That was all I had time for that day. Today I had my lunch hour free- I work from my home office so lunch hours are usually spent doing household chores or tool stuff. Today there were no tools to pack, no errands to run, and the lawn didn’t need mowing. I spent my hour (well, hour and a quarter, it is Friday after all!) working on my shave horse. I started by trimming all of the tenons flush, then cutting some wedges. I opened a slot in the top of each tenon and hammered the wedge home. The wedges are also set so that they exert pressure along the grain, not across to reduce the risk of the top splitting. After the wedges were set firmly I cut them off, then gave the whole top a once-over with a coarse set wooden jack plane.
The result is an incredibly stable bench. The four legs are miraculously even and the bench sits flat and stable. The legs are skinny, barely 2in. thick, but they are surprisingly strong. I can stand on the bench and jump up and down, but there is no rocking or flexing at all.
After that I started working on the table, which makes up the bottom part of the clamping fixture, and the riser which elevates the table at an angle to match the natural motion of the user’s arms when using a drawknife.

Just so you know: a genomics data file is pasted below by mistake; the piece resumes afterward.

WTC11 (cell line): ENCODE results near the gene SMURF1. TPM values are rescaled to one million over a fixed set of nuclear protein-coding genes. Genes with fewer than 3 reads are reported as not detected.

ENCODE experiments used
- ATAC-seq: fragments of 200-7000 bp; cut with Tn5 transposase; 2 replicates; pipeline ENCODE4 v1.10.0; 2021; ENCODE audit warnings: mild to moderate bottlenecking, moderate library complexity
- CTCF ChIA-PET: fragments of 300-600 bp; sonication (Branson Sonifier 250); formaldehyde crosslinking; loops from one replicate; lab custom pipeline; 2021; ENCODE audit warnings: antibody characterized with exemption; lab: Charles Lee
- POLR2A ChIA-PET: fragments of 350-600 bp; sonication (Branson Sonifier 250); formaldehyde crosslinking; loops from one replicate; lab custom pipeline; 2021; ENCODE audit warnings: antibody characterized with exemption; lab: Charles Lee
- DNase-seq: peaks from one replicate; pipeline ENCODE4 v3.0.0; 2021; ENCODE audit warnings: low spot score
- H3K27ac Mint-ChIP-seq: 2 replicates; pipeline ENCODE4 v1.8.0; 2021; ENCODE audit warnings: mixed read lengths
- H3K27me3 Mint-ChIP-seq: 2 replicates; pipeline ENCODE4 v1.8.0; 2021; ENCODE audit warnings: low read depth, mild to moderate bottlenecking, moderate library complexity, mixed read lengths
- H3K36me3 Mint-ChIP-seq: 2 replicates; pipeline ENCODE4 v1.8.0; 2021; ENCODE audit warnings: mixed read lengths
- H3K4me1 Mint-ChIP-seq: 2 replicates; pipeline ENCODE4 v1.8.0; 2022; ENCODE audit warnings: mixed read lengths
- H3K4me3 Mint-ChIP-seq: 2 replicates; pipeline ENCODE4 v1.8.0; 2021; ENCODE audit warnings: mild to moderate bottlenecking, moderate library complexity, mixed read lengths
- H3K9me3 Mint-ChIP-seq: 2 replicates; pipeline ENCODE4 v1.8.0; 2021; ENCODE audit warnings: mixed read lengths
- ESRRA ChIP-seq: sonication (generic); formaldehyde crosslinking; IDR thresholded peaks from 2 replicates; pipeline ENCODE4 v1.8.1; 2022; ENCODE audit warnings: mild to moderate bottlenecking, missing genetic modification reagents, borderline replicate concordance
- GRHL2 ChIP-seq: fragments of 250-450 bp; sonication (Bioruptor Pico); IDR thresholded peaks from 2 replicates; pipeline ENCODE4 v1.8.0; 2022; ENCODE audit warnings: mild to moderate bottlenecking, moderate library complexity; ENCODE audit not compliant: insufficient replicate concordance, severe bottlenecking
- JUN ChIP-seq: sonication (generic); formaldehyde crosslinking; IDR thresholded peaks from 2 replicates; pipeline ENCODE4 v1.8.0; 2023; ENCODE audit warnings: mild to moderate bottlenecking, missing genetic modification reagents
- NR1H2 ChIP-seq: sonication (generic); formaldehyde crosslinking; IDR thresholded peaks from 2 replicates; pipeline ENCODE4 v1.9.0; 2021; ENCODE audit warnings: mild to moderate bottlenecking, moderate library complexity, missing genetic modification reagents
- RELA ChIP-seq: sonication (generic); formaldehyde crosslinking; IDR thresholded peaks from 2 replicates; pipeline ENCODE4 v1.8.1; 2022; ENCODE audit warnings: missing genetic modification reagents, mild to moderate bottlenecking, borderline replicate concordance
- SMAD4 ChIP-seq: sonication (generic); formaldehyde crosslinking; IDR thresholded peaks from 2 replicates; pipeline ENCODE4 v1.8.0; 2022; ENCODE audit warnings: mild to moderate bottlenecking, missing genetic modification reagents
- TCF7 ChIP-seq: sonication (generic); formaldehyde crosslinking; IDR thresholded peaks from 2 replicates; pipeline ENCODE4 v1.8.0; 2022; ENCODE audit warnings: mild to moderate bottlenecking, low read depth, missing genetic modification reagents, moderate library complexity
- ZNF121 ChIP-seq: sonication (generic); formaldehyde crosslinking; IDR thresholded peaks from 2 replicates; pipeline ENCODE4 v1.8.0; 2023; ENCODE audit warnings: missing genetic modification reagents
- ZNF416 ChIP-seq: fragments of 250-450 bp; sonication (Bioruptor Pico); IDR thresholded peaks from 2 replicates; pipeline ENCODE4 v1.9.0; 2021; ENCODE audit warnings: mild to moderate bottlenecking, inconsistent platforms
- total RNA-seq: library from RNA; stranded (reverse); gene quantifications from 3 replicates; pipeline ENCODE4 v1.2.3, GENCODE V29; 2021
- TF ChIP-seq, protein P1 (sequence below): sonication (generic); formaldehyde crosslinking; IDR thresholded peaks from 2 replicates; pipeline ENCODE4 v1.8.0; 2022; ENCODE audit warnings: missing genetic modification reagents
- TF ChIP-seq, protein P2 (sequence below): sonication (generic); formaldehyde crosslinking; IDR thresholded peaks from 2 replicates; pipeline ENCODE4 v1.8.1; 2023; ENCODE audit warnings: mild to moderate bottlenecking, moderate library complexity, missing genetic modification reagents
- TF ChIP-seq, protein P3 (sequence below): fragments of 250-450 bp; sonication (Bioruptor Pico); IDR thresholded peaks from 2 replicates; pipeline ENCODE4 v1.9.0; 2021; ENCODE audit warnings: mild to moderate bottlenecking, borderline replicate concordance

With those pieces complete, but not attached, I started working on the dumbhead. The dumbhead is the top part of the clamping mechanism, the part that moves and traps the work between it and the table. The dumbhead is made from part of the remaining half log. The half log is cut to the proper length, then the dumbhead’s shoulders are cut with a handsaw, then the neck split out with a froe.
Along the way, in the true spirit of Roy Underhill, I managed to open up my finger on my handsaw. The day ended on a positive note, however, when I discovered that our local (and only) brewery, Calvary Brewing, just released a new batch of IPA. I am happy to report that after a couple of these my finger feels fine, as does everything else.
So, that’s as far as I got today on my lunch break. I hope to find some more time to work on the shave horse in the coming weeks. I may even finish it this year. I’ve learned a lot while working on this project. I’ve learned that seemingly coarse tools like hewing hatchets and drawknives are capable of amazingly precise and fine work. I’ve also learned that Roy makes this all look much, much easier on video than it is in real life.
Thanks for reading. I hope you have a nice Memorial Day weekend.